Life is a journey - this is mine.

Tuesday, August 5, 2008

Mac Withdrawal and Linux Laments

If you hadn't guessed by reading previous posts, I'm a pretty big fan and user of Apple computers and the Mac OS X platform. My main machine is first generation MacBook Pro that I purchased a little over two years ago. It's become my almost constant partner as I take it nearly everywhere with me. Not only is it the ideal work computer, it's an excellent personal computer, too. In two years, I'd had very little to complain about with this machine.

It. Just. Works.

I plug in a camera, it opens up iPhoto and asks me where to put the pictures. I plug in a camcorder, it opens up iMovie and starts importing the video. I plug in my Verizon eV-DO card, it asks me if I'm ready to connect. I plug in an external monitor and it asks if i want to mirror or extend my desktop. There's very little in the way of getting things done.

Last Wednesday, however, my beloved machine wouldn't start up. The night before, I'd worked on music for church until the wee hours of the morning. When I finished what I was doing, I clicked on Time Machine and told it to backup immediately then went to bed. Time Machine does automated hourly backups - I just got in the habit of doing a backup every night before bed long before Time Machine came into being, and haven't stopped. The next morning, I came into my office, sat down at my desk and grabbed my mouse to wake up my Mac- like I do every morning.

Nothing happened.

"Oh dear," says I, "wonder what that's all about." I tried to reboot, nothing but a gray screen and startup sound. I unplugged it and removed its battery for a few minutes, then tried again. Same results. My "oh dear" got a little stronger. Next step, I decided, was to bring the thing to Genius Bar at a local Apple store. I'm fortunate in that there are two stores within 20 minutes of my house, and two more within an hour. Anyhow, I got on Apple's website with my spare laptop, found that the Boulder Apple store still had Genius Bar appointments available, so I made one.

I made my way to Boulder and was greeted by a friendly guy at the Genius Bar. He fiddled with my machine for about 20 minutes trying various key combinations, attempted to boot it from their network, and then with an external hard drive. He decided that since the machine would respond with the gray screen and sounds, that it was probably just a bad hard drive, so he ordered one and said it would take a few days to get the drive and get it installed. Inconvenient - but tolerable, especially since I purchased Apple Care when I bought the machine and this work isn't costing me anything more. I then beat a hasty retreat from Boulder back to civilization.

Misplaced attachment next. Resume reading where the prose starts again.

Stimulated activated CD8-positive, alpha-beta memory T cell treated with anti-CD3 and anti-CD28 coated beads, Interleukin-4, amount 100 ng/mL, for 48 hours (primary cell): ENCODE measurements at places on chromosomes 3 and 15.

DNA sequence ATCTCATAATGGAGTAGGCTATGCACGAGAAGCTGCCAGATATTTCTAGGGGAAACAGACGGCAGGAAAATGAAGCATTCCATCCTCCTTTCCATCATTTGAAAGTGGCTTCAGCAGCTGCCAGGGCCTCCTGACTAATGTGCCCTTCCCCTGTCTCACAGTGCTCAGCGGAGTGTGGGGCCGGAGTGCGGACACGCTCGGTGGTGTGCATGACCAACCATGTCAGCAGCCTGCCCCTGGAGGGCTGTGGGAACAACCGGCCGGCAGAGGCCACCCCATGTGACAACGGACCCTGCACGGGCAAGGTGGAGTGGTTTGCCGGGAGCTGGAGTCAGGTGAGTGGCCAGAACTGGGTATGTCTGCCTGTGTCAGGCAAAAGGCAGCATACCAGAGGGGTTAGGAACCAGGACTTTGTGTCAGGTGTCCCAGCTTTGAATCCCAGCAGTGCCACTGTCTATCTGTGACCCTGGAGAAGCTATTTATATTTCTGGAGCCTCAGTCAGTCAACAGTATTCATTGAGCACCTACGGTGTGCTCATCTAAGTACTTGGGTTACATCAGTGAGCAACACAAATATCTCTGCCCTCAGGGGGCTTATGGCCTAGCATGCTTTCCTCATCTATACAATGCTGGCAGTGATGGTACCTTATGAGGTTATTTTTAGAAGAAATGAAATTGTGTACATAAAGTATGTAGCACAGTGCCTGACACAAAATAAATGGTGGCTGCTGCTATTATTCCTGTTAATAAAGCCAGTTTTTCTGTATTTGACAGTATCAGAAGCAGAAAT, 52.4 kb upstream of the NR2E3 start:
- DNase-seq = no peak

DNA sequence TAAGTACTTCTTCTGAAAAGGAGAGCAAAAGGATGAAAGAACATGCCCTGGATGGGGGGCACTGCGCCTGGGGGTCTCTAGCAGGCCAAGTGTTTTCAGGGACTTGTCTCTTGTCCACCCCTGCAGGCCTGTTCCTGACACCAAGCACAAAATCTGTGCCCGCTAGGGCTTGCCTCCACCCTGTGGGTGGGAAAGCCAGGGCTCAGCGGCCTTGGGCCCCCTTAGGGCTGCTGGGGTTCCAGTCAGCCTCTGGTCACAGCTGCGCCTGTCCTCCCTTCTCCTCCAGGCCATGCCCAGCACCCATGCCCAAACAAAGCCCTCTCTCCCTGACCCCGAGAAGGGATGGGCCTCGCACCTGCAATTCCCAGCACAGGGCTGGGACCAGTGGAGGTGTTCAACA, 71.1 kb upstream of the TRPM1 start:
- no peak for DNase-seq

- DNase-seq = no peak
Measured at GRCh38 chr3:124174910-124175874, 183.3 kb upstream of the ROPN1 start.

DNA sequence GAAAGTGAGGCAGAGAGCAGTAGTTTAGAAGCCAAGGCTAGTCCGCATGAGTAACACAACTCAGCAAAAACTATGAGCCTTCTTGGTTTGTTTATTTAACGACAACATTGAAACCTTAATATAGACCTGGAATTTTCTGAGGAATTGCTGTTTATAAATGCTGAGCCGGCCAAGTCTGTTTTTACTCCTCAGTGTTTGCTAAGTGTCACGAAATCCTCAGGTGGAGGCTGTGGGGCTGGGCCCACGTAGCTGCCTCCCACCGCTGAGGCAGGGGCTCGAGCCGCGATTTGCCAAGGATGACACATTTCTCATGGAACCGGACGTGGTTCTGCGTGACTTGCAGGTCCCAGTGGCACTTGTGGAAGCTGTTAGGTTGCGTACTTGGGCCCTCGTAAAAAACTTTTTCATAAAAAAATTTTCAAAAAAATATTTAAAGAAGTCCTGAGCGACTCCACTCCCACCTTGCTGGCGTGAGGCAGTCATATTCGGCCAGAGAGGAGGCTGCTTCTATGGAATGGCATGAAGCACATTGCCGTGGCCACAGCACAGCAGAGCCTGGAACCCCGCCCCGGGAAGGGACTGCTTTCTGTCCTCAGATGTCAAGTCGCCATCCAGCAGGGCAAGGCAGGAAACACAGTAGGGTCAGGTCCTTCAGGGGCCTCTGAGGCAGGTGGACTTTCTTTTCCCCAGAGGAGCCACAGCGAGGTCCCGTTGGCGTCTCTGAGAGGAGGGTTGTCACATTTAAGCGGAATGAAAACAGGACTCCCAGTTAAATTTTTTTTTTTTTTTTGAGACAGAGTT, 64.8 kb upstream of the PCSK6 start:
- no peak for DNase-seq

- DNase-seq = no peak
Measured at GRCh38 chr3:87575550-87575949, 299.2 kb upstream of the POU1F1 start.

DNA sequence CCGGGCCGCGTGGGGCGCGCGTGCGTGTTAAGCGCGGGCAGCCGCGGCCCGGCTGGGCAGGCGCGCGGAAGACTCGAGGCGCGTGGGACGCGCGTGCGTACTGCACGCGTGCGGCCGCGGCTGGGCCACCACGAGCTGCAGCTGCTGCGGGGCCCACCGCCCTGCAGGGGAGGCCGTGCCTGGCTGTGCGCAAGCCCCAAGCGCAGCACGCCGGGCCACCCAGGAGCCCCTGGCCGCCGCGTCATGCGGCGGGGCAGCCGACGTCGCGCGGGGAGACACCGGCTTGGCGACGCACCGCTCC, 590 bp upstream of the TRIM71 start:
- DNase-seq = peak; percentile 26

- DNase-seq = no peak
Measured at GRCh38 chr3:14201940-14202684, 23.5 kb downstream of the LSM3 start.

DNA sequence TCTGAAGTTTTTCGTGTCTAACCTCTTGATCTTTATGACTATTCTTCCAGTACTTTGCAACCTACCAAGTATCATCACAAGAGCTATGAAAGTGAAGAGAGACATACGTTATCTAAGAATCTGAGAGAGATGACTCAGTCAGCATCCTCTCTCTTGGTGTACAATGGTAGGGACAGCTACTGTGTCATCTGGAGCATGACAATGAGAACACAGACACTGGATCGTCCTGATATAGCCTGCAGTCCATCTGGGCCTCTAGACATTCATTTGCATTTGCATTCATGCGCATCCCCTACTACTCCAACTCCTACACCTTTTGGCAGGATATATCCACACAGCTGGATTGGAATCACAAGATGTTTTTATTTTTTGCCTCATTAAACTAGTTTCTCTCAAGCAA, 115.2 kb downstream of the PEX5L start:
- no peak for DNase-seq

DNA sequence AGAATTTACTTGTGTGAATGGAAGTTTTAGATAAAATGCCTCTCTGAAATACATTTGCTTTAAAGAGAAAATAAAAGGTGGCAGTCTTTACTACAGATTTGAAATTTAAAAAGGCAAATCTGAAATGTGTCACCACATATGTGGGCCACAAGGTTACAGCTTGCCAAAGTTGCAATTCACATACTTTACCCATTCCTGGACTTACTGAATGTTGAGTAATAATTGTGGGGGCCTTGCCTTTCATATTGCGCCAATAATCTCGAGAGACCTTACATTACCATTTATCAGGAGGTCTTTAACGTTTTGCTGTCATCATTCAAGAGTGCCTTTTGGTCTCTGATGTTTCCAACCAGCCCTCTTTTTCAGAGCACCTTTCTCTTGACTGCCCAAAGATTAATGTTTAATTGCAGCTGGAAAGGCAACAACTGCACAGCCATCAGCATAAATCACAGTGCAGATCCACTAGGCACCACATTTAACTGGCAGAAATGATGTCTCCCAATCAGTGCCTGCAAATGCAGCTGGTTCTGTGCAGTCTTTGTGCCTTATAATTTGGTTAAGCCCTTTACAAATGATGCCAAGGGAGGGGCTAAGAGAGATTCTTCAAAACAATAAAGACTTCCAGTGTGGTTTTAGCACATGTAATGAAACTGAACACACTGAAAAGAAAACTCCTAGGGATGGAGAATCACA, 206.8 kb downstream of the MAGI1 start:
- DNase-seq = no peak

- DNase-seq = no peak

Meanwhile, I still have to work. I work for a technology company from my home office, so a well-connected computer is absolutely essential - which is why I keep a spare laptop around. My spare is an IBM (Lenovo) ThinkPad T43. It's a few years old now, but still serviceable. I got it really cheap because it had, ironically, a bad hard disk. I replaced its hard disk and installed Ubuntu Linux on it some time ago. I keep the machine updated, and regularly use it as it spends most of its time in the living room for those times when you just have to look up what other movies that actor you're watching on TV was in on imdb.com.

Now since this is a backup work machine, I already had lots of things configured for what I need to work like Pidgin IM client, ssh configs, vmware console, softphone for our VoIP system, and so on. That and everything on the machine hardware-wise seems to work fine - including wired and wireless networking. But that's where the fun stops.

I mentioned above that I have a Verizon eV-DO card - what a great invention. I plug it in and bascially anywhere there's cell coverage, I'm able to get online. I've already mentioned how easy this device was to get working with my Mac: plug it in, click connect. That's it. Using it under Windows (on my wife's work laptop) was a little more difficult - had to install a driver and some goofy program to use it - but once that's done it's a matter of starting that program, sticking in the card, and clicking connect. Now to the Linux machine. I searched the internet for someone who's done this and found a blog with instructions on how to make it work. It invovles using the command line to probe the usb subsystem for the device, watching what happens when inserting the card by watching a logfile, writing a script, and editing a couple of config files. When you're done, there's a menu item on the network monitor applet that allows you to connect or disconnect from the network. However, there's absolutely no indication that you're connected nor any indication of the signal strength, so when when you click connect, you just get to hope it works by starting your browser (or email client, or terminal program, or...) and hope you have a network connection. It's worked well since I've had it configured - but man, what a pain to get setup and working. I can't imagine my mom, wife, son, going through this to get a peripheral device working.